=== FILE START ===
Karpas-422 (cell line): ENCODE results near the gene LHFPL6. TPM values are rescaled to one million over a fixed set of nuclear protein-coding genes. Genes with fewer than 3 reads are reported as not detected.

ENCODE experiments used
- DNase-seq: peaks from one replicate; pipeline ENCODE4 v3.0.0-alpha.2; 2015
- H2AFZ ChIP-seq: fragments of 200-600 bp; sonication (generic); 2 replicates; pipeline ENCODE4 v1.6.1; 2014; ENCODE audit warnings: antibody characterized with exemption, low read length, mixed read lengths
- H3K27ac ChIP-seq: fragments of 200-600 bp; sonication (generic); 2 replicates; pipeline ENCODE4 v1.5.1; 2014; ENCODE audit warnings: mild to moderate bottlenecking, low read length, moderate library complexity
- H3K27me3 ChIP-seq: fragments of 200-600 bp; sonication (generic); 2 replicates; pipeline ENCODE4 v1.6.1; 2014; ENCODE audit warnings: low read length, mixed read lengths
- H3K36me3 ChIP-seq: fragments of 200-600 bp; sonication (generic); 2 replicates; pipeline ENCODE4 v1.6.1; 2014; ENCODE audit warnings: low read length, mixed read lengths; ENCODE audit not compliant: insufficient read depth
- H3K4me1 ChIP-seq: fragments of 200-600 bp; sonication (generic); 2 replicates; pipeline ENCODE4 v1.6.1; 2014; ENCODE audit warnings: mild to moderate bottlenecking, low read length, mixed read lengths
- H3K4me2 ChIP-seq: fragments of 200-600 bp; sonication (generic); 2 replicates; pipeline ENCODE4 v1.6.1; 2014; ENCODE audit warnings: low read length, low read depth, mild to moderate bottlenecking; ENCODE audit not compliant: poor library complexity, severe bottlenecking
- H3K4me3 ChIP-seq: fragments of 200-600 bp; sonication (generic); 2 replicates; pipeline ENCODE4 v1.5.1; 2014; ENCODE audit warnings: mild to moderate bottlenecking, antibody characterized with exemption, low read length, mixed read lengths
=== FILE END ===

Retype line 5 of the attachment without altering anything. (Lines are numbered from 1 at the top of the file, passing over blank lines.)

- H3K27ac ChIP-seq: fragments of 200-600 bp; sonication (generic); 2 replicates; pipeline ENCODE4 v1.5.1; 2014; ENCODE audit warnings: mild to moderate bottlenecking, low read length, moderate library complexity